The future of Power Management - together with Activities

Andras Mantia amantia at
Sun Oct 2 11:04:15 BST 2011

On Saturday, October 01, 2011 23:13:06 Dario Freddi wrote:
> > Is it? Certainly disabling desktop effects and 3D acceleration has
> > an
> > impact.
> Sorry to disappoint you, but this action will be removed in 4.8.
> Martin has explicitely stated that for how compositing in KDE works
> now turning off compositing is actually going to harm your battery
> instead of saving it - feel free to get in touch with him to expand
> on this topic, which is not exactly relevant to this discussion.

That was one example. Another example brought up is e.g switching of 
strigi or nepomuk indexing when switching to a power saving profile. 
These two are something that usually kick in when you are in idle mode, 
exactly when the battery power could be saved. Of course, with good 
default profiles this can be solved.

> > And there are other things like when to suspend automatically (if
> > do it at all), when to dim the display, etc.
> I agree, but are you sure you need to configure these things
> separately depending on where you are? If you are, say, working on a
> train, you're very likely to never be idle, and to suspend the PC on
> your own by closing the lid when not active to save the most power.
> How can a different profile help you here?

What I said that I might manually need to switch to a different profile 
independent of what the battery power *currently* is and without 
switching my workflow/applications. Because I know in advance (before the 
software can find this out from the battery level dropping down) how much 
time I need the computer running. 

> > So I think there are more settings then display brightness (that
> > you usually can control anyway with an Fn shortcut on laptops).
> Again, as I said before, I am pretty sure there are no settings except
> brightness which require you to change to a different profile - in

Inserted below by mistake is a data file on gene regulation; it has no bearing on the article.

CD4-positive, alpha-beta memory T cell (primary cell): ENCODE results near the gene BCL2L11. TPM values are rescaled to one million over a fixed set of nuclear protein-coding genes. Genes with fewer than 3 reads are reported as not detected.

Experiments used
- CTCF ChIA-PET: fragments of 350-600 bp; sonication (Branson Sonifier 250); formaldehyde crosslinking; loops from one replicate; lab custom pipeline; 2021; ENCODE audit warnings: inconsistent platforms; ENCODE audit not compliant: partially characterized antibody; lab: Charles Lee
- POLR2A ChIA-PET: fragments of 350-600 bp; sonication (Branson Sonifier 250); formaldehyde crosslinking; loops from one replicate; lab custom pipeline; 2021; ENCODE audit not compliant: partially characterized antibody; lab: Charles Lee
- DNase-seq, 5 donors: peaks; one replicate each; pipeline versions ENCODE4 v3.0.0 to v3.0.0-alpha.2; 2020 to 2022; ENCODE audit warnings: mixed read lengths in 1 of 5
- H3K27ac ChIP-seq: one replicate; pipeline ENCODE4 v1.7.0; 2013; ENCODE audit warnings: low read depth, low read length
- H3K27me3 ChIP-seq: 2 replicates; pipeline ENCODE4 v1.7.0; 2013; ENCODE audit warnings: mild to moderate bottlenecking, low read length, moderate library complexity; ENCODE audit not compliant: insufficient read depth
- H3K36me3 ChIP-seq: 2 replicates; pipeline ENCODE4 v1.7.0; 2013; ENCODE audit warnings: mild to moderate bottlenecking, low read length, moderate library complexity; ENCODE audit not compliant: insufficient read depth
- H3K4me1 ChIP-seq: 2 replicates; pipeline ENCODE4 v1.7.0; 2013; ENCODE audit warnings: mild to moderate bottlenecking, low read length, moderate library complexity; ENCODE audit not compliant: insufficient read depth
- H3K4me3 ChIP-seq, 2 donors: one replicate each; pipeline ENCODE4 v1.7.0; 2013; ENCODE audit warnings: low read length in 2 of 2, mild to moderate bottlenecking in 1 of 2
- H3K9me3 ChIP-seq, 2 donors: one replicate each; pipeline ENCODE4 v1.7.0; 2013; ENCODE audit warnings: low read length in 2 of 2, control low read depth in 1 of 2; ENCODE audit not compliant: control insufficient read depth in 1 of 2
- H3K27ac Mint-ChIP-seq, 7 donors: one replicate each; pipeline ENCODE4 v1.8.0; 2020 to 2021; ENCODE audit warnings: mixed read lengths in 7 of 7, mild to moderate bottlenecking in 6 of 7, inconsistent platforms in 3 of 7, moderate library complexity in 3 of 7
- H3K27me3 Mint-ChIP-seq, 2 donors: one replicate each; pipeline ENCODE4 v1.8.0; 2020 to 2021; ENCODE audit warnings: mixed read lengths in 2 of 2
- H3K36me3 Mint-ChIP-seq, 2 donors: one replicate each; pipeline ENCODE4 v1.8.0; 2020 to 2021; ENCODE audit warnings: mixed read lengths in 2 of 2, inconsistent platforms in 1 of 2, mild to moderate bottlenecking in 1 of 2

> fact, there is a reason why brightness handling works this way at the
> moment.

You keep saying this, but sorry, I can just as well keep saying the 
opposite. :) Do you have some research showing this is true? If this is 
true, why would we have power magement configurations at all? Just as 
with turning off wifi with a hardware button, brightness can be changed 
from the hardware (well, software,  but usually independent of the 
running OS).
Certainly CPU wakeups, disk, perfipherials, etc. have an impact on 
battery life. 

What should be configurable is another thing. In perfect life, indeed we 
should just have good defaults. 

> Provided some good reasons, I will. But I think atm you are wasting
> your time creating new profiles, while you could achieve the same by
> tweaking your brightness. This kind of placebo-effect of switching to
> a profile with a different name is something I was fearing from day
> 1.

Isn't good enough reason what was said in this thread? I'm not the only 
one feeling it weird that configuring power management is tied to 
activities. And even if we have good defaults (that we should) for 
peformance/agressive power saving, then it is still weird that you 
cannot change the active setting without switching to a new activity. 
That is what people try to explain here.
And it is just as weird, if you CAN tweak the power management settings, 
but you cannot do that without creating a new activity. It was already 
asked here: is there a technical reason why you couldn't do that? 


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